Advocate for Women and their Families
Just as she has throughout her life, Alison Lundergan Grimes will continue fighting for women as Kentucky’s first female United States Senator. Alison learned the value of public service at an early age, and her passion has always been increasing opportunity for every citizen of the Commonwealth. She entered public service to give a voice to the voiceless – experience she gained as an attorney for victims of domestic violence.
As Secretary of State, Alison championed the first-ever address confidentiality program for victims of domestic violence to ensure their safety and security are not compromised when they exercise their right to vote. Alison has also ushered in new laws that maintain the integrity of the democratic process and protect the voting rights of our men and women in uniform and absentee voters. She is committed to guaranteeing that every eligible Kentuckian has access to the ballot box.
When elected to the U.S. Senate, Alison will work to create good-paying jobs, fight to close the gender wage gap and raise the minimum wage to ensure middle class security for women and their families. She is committed to:
- MAKING CHILDCARE MORE AFFORDABLE: Affordable childcare is out of reach for many Kentucky families. Over 140,000 working Kentucky mothers have a child under 6, positioning them as increasingly likely to need childcare services. Alison strongly believes that we must begin addressing this problem by providing additional tax breaks to Kentucky businesses that create on-site child care centers or help their employees find child care services. We must also develop federal and state partnerships to improve access to quality childcare for rural areas, where working parents often face unique challenges.Meanwhile, Mitch McConnell has actually repeatedly voted to slash funding for childcare services in Kentucky. Under a proposal supported by McConnell, approximately 1,700 fewer Kentucky children would have child care through the Child Care and Development Block Grant.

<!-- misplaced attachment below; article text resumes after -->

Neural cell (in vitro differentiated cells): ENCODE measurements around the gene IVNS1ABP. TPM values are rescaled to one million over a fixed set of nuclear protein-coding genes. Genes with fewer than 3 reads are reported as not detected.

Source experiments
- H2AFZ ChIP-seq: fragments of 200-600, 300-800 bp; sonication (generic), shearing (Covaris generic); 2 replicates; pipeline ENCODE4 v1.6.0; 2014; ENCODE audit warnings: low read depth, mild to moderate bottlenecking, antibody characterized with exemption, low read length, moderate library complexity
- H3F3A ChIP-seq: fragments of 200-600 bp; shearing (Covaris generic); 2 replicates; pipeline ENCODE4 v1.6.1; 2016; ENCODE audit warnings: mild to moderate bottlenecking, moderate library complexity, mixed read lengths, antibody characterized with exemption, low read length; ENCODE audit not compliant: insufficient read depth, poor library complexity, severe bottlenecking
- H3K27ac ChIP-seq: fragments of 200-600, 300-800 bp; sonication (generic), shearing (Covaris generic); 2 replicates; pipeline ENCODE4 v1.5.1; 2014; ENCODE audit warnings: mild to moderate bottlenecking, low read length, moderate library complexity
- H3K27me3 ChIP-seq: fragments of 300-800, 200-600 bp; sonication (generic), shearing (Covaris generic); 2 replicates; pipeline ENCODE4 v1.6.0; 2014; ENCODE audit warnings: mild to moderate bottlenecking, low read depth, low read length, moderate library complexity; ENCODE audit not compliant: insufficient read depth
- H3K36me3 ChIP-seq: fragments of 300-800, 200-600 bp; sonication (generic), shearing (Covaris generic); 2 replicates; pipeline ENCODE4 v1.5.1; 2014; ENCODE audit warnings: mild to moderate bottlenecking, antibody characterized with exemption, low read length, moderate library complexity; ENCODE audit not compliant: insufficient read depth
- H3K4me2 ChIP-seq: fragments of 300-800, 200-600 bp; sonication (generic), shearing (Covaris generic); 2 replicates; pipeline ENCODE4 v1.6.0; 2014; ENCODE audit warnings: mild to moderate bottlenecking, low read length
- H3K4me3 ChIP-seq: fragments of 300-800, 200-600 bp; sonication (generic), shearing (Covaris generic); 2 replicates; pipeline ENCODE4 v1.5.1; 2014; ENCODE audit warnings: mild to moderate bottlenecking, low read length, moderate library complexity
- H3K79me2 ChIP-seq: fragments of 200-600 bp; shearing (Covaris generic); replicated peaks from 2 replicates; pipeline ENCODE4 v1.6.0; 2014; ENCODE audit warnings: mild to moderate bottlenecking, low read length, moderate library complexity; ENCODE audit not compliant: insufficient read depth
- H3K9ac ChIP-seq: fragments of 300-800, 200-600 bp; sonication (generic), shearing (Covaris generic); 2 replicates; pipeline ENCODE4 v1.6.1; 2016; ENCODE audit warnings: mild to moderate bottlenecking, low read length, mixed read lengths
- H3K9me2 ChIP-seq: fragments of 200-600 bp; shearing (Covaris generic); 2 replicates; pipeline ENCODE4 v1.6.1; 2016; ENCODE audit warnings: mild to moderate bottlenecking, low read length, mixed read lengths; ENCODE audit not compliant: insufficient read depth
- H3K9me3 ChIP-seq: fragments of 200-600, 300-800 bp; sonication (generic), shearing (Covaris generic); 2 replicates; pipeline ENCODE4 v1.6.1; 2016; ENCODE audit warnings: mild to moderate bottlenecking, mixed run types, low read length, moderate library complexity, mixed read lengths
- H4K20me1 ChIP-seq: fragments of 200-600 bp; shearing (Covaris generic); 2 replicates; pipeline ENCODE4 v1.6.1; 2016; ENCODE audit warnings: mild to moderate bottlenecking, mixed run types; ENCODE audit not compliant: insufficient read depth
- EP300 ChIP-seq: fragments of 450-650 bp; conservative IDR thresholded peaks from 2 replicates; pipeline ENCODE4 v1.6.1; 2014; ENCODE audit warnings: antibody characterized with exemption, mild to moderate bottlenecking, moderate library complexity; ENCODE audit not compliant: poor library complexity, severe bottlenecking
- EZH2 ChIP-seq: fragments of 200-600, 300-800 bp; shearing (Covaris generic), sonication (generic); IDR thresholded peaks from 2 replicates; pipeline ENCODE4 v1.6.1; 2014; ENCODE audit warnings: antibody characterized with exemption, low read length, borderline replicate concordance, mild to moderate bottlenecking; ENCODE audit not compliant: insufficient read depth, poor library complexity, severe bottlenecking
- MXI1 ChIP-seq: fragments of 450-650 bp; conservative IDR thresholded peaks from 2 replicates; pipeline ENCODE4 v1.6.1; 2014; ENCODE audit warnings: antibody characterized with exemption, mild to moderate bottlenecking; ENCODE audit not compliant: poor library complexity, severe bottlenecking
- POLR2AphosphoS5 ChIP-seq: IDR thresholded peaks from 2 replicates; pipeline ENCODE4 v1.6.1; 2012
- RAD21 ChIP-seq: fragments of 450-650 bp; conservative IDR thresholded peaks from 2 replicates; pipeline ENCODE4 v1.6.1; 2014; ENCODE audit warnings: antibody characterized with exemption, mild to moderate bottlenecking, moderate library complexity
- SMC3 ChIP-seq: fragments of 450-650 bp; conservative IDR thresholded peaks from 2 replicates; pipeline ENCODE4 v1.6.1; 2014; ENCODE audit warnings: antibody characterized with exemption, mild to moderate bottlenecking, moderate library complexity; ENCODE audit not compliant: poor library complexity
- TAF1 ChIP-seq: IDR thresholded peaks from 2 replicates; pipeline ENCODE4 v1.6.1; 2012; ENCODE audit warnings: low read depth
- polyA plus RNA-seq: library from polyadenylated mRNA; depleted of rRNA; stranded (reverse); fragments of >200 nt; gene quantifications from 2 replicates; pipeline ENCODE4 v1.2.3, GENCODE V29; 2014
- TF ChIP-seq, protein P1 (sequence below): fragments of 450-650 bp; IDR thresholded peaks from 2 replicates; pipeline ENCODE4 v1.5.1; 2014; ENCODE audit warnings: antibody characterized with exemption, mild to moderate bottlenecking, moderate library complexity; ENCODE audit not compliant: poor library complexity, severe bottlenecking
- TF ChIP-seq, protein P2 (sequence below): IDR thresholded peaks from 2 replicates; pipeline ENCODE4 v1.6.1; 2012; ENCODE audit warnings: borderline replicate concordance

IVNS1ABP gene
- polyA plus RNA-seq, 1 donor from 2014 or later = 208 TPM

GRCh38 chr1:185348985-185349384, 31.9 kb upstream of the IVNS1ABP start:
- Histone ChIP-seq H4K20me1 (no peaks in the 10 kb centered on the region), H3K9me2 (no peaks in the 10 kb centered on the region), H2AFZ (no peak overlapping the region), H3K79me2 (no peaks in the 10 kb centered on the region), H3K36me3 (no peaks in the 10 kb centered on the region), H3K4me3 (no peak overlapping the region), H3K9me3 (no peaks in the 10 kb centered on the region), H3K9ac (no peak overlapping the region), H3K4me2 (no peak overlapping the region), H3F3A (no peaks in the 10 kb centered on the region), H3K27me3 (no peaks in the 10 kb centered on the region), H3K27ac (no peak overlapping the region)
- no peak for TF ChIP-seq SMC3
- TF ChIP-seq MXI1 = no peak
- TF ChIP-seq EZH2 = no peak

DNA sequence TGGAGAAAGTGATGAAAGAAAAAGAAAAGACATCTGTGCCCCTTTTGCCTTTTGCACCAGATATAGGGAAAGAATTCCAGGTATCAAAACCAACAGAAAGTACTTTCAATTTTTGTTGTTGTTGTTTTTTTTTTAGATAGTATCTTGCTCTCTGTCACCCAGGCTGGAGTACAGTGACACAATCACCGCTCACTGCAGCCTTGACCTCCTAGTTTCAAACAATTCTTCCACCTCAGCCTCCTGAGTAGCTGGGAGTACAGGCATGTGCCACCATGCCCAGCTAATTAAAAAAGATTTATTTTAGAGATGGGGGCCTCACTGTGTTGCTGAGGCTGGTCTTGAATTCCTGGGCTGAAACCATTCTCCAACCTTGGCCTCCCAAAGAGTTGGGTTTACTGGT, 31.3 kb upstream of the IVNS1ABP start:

- EXPANDING ACCESS TO QUALITY EDUCATION: Alison will also work with families, educators and schools to ensure our children have access to quality education and are equipped with the tools and resources necessary to succeed. Education is the passport out of poverty, and every child has the right to a quality education. A good education is an economic necessity and should not be a luxury. Education is the gateway to good-paying jobs, economic growth and a strong middle class.Mitch McConnell negotiated a Washington budget deal that caused 1,100 Kentucky children to lose access to early childhood education and cut an estimated $31.8 million from Kentucky schools. He also opposed legislation to hire and preserve jobs for teachers and blocked legislation to preserve low interest rates for students.
- PROTECTING VICTIMS OF DOMESTIC VIOLENCE: As Secretary of State, Alison championed the first-ever address confidentiality program for victims of domestic violence to ensure their safety and security are not compromised when they vote. In the Senate, Alison will continue to be a voice for victims of domestic violence. According to the Kentucky Cabinet for Health and Family Services, “a woman is assaulted every 15 seconds” and one in six women in the U.S. will be victims of domestic violence over the course of her lifetime – troubling statistics that must be addressed.